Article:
7. Document existing damage to the car and take photos or a video of the car prior to leaving the rental car lot. While you’re at it, snap a photo of your rental contract.
We rented a car in Marrakesh, Morocco, and returned it at the Rabat airport. The agent claimed the left front blinker was damaged. Fortunately, I had a photo showing the damage was preexisting. Case dismissed.
8. If the tank isn’t full, take a photo of the gas gauge at pickup and at return. We rented a U-Haul van to move all the worldly possessions of my dear 92-year-old mother. Dropped the van off in Herndon, Virginia, and took a photo of the gas gauge. A few weeks later, I was charged $30 for not returning the van with the same amount of gas it had when I picked it up. I showed them the before and after photos, and the charge was reversed.
9. The collision and comprehensive coverage on your existing auto insurance will generally provide collision and comprehensive insurance for your rental car. Ditto for your liability insurance coverage.
If you don’t own a car, it may be worth it to buy rental car liability insurance that provides liability insurance in the U.S. Have a copy of your insurance card because some rental car companies make you buy liability insurance if you can’t prove you have auto insurance. This happened to me in Puerto Rico.
10. Compare the price you were quoted online with the rental contract you’re being asked to sign. Make sure you understand any and all additional charges, such as toll transponder, GPS and upgrades. If you need to dispute unexpected additional charges, this will help your case with your credit card company.
11. Compare the rental contract price with the amount your credit card is charged. It should be the same as the final invoice that was printed or emailed when you returned the car. If there’s a difference you don’t agree with, dispute the charge. I was once charged $422.72 more than the rental contract price. I disputed it with my credit card and won after I produced a photo of my rental contract price.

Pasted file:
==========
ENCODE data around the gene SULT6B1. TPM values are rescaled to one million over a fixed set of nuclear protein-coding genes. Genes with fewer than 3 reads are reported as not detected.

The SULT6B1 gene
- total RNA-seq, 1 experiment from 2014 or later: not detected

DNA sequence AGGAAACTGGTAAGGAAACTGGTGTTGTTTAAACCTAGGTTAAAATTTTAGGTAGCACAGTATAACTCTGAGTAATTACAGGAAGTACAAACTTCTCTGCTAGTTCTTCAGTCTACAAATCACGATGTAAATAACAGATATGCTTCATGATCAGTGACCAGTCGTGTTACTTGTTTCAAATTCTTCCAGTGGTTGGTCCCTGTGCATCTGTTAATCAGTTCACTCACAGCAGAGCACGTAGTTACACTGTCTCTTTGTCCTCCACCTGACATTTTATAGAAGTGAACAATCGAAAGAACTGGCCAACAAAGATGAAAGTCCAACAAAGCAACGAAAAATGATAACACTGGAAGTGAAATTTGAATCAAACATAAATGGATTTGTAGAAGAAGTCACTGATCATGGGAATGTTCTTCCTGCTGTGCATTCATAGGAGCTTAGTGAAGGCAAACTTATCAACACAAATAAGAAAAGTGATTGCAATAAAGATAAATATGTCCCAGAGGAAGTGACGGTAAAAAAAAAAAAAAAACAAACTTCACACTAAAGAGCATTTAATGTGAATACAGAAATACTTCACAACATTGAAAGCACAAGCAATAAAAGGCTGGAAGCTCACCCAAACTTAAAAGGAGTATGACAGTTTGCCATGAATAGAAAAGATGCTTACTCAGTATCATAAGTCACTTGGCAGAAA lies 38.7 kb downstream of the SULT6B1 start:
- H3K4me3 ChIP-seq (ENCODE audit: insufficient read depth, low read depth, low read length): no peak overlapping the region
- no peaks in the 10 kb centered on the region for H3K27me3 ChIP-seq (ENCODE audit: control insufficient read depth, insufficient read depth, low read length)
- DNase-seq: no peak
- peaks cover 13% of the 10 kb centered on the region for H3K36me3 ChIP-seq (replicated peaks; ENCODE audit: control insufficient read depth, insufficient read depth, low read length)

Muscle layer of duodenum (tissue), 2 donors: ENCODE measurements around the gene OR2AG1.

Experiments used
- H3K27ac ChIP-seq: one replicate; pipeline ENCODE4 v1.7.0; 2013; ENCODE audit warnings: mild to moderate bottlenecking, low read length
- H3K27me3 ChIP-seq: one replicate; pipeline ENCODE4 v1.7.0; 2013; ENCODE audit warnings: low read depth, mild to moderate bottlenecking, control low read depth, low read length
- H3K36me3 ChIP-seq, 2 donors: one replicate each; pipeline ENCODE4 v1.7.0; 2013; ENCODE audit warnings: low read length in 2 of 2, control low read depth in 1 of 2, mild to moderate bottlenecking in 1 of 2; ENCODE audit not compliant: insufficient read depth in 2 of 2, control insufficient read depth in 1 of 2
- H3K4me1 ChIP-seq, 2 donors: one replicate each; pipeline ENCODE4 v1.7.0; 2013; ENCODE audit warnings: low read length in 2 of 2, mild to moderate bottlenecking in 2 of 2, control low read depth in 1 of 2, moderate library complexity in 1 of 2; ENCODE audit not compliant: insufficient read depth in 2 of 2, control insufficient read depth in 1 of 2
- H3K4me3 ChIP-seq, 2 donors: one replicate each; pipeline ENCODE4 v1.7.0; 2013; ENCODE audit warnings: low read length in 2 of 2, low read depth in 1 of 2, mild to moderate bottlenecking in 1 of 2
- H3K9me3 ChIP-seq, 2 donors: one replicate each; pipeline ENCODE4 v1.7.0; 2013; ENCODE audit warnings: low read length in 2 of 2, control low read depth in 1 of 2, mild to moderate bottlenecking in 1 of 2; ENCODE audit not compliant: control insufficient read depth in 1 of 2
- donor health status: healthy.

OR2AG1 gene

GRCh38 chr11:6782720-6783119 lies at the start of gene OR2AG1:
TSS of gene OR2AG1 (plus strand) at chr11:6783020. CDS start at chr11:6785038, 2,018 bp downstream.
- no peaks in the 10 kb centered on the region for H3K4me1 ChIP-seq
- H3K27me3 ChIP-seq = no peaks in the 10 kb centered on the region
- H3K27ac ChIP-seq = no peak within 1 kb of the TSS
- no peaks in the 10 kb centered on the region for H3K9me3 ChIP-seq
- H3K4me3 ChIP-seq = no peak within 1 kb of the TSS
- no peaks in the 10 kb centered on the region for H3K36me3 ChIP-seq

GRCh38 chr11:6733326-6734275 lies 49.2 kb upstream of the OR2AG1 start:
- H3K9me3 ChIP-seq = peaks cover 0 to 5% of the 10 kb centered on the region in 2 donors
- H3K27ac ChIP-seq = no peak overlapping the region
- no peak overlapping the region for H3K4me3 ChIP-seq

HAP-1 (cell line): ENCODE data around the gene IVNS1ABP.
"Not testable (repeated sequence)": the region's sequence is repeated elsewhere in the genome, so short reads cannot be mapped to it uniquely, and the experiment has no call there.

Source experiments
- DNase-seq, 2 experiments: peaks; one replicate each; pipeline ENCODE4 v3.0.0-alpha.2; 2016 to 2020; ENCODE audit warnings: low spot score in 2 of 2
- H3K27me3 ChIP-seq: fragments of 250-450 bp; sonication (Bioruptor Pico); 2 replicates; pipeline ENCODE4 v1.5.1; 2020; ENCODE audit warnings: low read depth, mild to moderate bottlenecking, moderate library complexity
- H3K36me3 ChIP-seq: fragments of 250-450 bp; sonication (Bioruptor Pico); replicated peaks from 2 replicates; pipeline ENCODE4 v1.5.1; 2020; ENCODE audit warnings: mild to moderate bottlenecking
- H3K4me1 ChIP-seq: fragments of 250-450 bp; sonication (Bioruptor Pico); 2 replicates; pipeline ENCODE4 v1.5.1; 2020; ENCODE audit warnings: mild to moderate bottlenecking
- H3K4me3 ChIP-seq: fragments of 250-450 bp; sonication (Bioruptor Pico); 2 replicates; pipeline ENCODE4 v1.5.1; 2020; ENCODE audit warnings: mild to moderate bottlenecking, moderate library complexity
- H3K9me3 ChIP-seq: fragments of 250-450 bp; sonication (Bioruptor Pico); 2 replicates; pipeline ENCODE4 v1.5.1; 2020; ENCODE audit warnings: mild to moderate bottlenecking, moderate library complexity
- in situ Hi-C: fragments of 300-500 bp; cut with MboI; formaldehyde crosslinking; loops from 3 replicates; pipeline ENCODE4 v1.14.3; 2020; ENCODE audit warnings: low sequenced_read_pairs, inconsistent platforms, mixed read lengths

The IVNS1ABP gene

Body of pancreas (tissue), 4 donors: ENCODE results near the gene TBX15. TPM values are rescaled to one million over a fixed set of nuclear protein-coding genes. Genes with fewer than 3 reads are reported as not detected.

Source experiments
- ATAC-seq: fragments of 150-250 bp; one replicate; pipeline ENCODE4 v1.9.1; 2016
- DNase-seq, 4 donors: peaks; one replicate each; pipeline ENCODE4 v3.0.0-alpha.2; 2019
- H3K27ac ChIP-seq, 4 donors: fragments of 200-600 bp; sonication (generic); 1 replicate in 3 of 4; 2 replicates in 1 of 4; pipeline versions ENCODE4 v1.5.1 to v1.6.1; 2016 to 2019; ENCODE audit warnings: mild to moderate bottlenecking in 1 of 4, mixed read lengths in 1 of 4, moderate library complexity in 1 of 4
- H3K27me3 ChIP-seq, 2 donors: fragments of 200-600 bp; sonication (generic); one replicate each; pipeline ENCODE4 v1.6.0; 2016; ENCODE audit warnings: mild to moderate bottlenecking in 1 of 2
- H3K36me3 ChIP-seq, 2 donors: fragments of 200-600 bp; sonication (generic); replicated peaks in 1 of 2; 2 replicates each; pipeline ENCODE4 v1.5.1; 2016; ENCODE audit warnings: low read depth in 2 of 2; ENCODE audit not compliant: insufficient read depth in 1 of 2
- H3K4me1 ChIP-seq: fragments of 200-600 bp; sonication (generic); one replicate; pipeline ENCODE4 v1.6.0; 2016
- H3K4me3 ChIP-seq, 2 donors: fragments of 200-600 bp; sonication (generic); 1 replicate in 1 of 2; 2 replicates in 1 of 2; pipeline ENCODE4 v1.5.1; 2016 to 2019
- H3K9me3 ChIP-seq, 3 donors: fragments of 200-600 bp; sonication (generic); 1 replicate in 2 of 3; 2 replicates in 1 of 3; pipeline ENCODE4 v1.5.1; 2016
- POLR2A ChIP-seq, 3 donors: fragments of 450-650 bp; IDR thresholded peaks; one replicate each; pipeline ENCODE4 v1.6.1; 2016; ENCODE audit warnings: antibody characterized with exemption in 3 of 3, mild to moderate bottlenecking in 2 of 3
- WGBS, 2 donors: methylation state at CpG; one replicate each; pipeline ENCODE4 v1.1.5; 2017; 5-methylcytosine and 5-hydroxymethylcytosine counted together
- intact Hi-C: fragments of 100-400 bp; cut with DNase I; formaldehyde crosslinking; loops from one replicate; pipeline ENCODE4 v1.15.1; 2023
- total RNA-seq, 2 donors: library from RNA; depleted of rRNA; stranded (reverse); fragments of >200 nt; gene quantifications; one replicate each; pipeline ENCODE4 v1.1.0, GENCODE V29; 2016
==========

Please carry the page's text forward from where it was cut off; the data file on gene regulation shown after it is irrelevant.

12. As a rule, don’t buy collision damage waiver coverage in the U.S. You’re more than adequately covered through your auto insurance and credit card. If you’re renting outside the U.S., review your credit card benefits. Many credit cards specifically exclude this coverage in Israel, Jamaica, the Republic of Ireland and Northern Ireland. If in doubt, get a document from your credit card issuer verifying coverage. You may need to show it at pickup—and, if you don’t have it, you may be required to purchase insurance.
13. Renting an automatic transmission overseas can be quite costly. I rented a car with a manual transmission in Ireland and the U.K., and managed just fine. What one man can do, another can. When backing up, however, just remember to look over the “other” shoulder.
Michael Flack blogs at AfterActionReport.info. He’s a former naval officer and 20-year veteran of the oil and gas industry. Now retired, Mike enjoys traveling, blogging and spreadsheets. Check out his earlier articles.